|dc.description.abstract||Breed-related disease and harmful breed specifications are a big problem in the global dog breeding sector, also in the Netherlands. It is clear that rigorous change in breeding is necessary in order to improve the long term well-being of purebred dogs. Only after identification and quantification of a breed’s health problems, further measures as modern DNA diagnostics and epidemiological techniques can be deployed to collectively and systematically develop new effective breeding policies. A primary need to effectively improve breed health, is that breeders have insight in the incidence of disease and of harmful breed characteristics in their breed population.
The ‘Expertise Centre Genetics of Companion Animals’ (Faculty of Veterinary Medicine, Department of Clinical Sciences of Companion Animals of Utrecht University), that centers all scientific knowledge and research on veterinary genetics, population genetics and molecular genetics, aims to create this detailed insight in the status of breed-related health problems in the Netherlands. In the here reported research project, the progressive process is described of creating, thoroughly organizing and analyzing a disease registration database of dogs in the Netherlands.
Qualitative analysis using existing literature, current veterinary expert opinions and the patient database of the University Clinic for Companion Animal Health of Utrecht University, gives insight in the health status of breeds. However, these data should be combined with quantitative data to draw reliable conclusions regarding the health of an entire breed population. Therefore, disease registrations from primary care veterinary practices were collected. These were automatically sent to and monitored in a standardized, cumulative and world-leading database showing diseases incidence in all breed populations. The aims of this Master thesis were (1) to set up a new standard for reporting qualitative analyses of diseases and harmful breed characteristics in Dutch purebred dog populations, and (2) to analyze recorded first line practice diagnostic data in the central database and develop an structured method to analyze these large scale data which could be used for future quick scan analysis of many populations.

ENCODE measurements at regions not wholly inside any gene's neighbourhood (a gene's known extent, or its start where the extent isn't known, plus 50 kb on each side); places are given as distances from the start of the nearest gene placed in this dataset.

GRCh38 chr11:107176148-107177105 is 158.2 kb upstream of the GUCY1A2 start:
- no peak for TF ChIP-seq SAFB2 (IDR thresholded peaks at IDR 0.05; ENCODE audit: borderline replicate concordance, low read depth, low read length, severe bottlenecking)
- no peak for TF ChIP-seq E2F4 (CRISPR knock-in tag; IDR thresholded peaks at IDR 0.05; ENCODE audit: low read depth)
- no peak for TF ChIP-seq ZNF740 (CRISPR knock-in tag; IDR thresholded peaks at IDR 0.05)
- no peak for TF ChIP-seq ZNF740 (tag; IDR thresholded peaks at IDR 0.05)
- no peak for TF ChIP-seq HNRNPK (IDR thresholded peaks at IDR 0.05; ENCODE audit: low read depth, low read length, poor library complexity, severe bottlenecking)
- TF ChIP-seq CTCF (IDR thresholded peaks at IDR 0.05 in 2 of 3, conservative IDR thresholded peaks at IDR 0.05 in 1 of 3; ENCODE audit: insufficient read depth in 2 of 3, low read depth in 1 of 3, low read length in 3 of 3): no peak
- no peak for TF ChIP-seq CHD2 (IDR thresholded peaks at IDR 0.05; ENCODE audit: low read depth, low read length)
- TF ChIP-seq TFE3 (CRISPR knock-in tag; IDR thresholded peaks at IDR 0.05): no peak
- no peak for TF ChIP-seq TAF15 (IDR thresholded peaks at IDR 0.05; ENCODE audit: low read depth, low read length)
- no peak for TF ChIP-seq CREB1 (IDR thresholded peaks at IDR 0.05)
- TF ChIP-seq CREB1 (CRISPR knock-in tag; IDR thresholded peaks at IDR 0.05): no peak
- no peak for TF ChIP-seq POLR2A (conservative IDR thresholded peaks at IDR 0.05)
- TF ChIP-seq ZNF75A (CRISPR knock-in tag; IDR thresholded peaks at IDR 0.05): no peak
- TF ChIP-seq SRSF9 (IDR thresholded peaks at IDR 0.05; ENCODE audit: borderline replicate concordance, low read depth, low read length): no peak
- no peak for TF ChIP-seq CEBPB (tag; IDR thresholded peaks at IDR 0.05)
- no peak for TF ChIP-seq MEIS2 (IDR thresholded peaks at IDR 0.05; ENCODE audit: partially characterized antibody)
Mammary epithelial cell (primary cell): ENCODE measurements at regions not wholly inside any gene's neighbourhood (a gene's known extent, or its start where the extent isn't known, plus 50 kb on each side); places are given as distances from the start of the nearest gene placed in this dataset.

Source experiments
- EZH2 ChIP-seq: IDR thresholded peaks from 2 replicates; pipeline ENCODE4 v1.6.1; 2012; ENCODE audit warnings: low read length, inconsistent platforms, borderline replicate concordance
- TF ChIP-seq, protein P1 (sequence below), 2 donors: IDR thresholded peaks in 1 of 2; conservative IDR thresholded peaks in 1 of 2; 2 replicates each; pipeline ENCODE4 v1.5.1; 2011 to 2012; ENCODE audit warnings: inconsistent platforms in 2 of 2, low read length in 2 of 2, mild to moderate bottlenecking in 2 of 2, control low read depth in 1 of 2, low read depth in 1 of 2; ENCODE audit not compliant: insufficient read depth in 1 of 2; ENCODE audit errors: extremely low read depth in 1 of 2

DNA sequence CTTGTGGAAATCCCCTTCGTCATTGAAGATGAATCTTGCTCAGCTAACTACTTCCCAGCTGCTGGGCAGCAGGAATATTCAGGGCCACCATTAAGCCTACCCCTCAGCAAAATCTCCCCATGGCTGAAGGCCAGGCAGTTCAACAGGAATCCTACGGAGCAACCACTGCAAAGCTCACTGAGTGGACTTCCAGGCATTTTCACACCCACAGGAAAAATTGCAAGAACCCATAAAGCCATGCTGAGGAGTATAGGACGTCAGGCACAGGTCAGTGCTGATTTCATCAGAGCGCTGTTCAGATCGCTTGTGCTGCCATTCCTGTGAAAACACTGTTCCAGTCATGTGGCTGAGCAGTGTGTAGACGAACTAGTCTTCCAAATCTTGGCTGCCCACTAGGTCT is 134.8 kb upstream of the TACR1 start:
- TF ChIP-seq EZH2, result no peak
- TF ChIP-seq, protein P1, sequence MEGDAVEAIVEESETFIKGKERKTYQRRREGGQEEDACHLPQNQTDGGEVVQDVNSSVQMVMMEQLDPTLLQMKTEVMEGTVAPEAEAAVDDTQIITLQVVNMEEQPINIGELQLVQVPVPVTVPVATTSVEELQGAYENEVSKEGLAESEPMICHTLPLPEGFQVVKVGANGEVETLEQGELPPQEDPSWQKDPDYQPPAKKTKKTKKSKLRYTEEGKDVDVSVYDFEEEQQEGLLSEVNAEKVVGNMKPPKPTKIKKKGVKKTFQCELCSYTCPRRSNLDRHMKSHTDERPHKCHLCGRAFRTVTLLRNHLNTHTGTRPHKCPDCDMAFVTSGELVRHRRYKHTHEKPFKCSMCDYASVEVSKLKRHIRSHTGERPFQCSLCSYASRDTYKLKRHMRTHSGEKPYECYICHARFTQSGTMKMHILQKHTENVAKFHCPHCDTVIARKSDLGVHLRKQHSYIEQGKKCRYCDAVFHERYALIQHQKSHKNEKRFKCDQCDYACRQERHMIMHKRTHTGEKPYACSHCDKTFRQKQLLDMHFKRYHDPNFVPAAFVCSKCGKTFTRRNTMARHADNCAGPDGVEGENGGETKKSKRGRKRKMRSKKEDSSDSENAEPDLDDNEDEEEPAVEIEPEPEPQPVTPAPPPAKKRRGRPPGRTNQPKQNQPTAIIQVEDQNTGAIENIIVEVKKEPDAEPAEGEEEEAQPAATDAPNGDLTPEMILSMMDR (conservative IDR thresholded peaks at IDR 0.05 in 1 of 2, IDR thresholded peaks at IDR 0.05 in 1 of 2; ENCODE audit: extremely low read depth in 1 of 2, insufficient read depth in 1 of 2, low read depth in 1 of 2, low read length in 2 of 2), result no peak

The database was thoroughly organized as such, that it generates a fast overview of the most problematic health issues for every breed. However, to indicate an overrepresentation of a breed within a disease, these data should be further analyzed. This can be done by comparing the incidence of a specific diagnosis, sub-diagnosis or involved organs system in breeds to this incidence in mixed-bred dogs. Another possibility is to use a method called data mining. This scientific analysis searches for statistical relations and/or patterns within a voluminous dataset. This method is time-consuming and complex, but prevents data exclusion and should therefore generate reliable results. As soon as data are accessible, these methods will indicate all overrepresentations in any breed, generating an evidence-based overview of the health status of breeds in the Netherlands.
This project has resulted in a new format for standardized reporting of qualitative data of companion animal breed populations. Furthermore, a matrix for quantitative analysis of large scale first line diagnostic data was developed which may be employed for future quick scan data analysis. On the long term, this may contribute to new, evidence-based, breed-specific and durable breeding policies that improve and maintain the health of pedigree animals in the Netherlands.||